By the time my daughter turned three, Real Me was a sorry sight. As he became more tattered, he seemed to become more necessary especially after my daughter gave up the bottle which had lulled her to sleep. She couldn't even think about bedtime until Real Me was ensconced on her pillow. When we traveled, Real Me was the first thing I packed. As he crumbled, my anxieties soared. What if he was lost? What if he just came apart at the seams one day after a particularly energetic hug? I was convinced that if that happened my daughter would never sleep again. When I slept, I sometimes had nightmares about Real Me. In my dreams he disappeared or disintegrated as I watched helplessly. My psychiatrist asked if I thought my marriage was disintegrating.
One day, shopping in a downtown department store, the escalator took me past the toy department. There, displayed as if he was meant for me to see, was another new Snuffles. This time, I had him wrapped in plain brown paper. That night while my little girl slept, I massacred this new Snuffles with a pair of scissors, reducing him to parts eyes, nose, ears, and swatches of fur. I crept into her bedroom and stealthily took Real Me from her pillow. With an ear cocked toward the room where she innocently dreamed, I hastily sewed on one new plush leg. I had a restless night. Had I tampered with the thing my daughter cared about the most, and ruined it forever? Had I failed to respect her feelings for the one object in the household which belonged to her and her alone? Would she notice and be horrified? The next morning I held my breath. She didn't comment. That night at bedtime, I watched terrified as she stroked the new leg in her sleepy ritual. "Mmmm,soft," she said. After that, every few weeks, I replaced a tiny part of Real Me with a part from the new Snuffles. I have continued to replace parts of Real Me with dozens of parts from new Snuffleses I have bought over the years. After a few years, my daughter realized what was happening, but by then my replacement rituals had become as much a part of Real Me as the bear himself, and she accepted the fact that he was a patchwork of old and new.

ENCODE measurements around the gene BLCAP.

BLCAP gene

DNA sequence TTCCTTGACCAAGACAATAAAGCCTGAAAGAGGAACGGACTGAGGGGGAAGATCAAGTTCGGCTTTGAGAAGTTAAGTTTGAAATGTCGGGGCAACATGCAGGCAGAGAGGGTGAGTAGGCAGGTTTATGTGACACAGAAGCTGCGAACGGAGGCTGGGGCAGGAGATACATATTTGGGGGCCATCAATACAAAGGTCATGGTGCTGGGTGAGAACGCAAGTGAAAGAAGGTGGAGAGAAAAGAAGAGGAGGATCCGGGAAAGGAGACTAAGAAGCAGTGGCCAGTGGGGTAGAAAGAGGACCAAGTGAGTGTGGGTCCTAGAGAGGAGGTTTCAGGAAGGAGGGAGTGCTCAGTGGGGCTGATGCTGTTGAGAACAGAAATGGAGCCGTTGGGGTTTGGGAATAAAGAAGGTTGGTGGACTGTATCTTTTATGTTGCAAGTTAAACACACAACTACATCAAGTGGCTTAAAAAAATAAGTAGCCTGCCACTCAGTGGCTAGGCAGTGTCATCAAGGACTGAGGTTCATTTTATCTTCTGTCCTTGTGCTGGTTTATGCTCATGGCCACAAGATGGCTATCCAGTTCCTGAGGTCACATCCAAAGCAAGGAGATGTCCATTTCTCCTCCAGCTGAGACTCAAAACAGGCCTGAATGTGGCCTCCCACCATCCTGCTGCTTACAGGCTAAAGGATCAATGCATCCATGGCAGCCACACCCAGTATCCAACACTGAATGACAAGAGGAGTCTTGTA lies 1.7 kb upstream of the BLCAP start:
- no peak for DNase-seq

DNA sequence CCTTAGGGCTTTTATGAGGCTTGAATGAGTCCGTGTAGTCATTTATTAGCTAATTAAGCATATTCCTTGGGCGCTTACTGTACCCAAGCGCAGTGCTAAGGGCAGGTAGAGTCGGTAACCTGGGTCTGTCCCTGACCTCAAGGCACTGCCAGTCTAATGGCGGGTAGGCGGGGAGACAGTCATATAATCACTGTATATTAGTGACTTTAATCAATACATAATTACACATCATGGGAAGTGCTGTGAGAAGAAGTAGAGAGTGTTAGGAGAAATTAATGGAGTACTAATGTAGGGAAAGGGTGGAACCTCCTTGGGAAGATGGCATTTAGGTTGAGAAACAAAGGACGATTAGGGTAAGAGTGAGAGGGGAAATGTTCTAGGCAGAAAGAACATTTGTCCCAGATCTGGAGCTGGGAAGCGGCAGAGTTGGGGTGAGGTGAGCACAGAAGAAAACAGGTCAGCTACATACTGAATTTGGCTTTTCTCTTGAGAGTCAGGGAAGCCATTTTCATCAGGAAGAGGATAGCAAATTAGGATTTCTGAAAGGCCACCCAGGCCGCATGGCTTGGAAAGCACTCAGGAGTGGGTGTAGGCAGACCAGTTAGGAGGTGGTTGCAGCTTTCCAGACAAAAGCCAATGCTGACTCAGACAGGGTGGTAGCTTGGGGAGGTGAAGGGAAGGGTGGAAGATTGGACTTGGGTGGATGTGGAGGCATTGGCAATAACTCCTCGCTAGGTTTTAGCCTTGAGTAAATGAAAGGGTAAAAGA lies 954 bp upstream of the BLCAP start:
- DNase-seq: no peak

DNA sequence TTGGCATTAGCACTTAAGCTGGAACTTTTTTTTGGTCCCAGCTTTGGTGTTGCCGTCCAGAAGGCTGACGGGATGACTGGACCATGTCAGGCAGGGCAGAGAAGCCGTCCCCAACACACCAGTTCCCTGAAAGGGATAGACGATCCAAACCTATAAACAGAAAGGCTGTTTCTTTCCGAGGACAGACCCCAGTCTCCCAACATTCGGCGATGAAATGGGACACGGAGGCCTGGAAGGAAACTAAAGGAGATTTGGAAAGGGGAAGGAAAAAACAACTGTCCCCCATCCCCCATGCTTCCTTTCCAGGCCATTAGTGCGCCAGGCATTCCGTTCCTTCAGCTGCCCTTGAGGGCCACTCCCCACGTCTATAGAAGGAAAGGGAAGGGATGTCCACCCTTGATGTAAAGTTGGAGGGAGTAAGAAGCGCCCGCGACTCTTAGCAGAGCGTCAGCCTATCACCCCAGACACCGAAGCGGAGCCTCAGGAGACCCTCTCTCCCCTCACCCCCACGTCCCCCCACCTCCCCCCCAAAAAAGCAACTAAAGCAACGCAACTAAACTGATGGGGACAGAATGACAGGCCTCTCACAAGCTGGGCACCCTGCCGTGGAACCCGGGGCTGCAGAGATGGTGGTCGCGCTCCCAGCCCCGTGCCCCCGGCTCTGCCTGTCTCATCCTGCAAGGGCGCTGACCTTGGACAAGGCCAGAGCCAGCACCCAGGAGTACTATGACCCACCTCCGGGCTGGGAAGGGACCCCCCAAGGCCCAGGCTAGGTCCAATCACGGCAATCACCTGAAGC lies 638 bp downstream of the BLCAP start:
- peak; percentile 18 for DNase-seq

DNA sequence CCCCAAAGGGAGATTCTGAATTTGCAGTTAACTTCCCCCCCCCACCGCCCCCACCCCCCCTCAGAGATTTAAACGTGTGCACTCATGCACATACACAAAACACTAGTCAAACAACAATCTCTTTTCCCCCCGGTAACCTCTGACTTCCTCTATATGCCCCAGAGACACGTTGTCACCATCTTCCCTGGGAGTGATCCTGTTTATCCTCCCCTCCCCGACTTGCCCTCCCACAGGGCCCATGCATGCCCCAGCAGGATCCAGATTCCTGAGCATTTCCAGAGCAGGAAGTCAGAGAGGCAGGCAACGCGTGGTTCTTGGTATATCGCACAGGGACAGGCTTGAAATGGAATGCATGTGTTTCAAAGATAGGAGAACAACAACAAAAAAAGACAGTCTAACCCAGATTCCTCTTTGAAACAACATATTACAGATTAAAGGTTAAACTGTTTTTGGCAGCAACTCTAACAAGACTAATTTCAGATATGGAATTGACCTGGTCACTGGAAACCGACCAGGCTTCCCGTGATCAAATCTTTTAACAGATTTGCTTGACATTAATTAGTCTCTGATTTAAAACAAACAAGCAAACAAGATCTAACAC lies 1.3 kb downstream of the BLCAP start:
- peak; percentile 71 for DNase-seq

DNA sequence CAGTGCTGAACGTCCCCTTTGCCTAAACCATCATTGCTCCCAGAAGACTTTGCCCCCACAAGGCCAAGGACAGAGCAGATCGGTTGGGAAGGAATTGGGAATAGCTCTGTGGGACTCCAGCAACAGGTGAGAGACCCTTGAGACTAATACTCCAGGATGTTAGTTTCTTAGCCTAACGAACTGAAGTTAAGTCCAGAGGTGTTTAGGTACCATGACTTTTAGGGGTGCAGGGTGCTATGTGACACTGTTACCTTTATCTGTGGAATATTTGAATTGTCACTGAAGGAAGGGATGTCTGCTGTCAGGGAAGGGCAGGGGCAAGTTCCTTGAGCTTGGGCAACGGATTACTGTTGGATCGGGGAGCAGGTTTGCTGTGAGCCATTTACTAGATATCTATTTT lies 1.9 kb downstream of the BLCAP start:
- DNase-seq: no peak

Real Me sits on my computer as I write this, one-eyed and tattered, his tail all but worn off. It's been a few years since I have replaced a part. As he is fondled less, he wears better. My daughter is with her father this weekend (our marriage was disintegrating). These days Real Me sleeps at the end of her bed in a pile of quilts. She doesn't notice him much, and when she leaves she doesn't take him with her. Her security comes from other things now. I still keep him though: he's a memento of that time long ago when my teenager was a baby, and a proof that although too much love can destroy, it can also repair and mend.
Copyright © 2001 by Susan Cheever
Susan Cheever is the bestselling author of thirteen previous books, including five novels and the memoirs Note Found in a Bottle and Home Before Dark. Her work has been nominated for the National Book Critics Circle Award and won the Boston Globe Winship Medal. She is a Guggenheim Fellow, a member of the Corporation of Yaddo, and a member of the Author's Guild Council. She teaches in the Bennington College M.F.A. program. She lives in New York City with her family.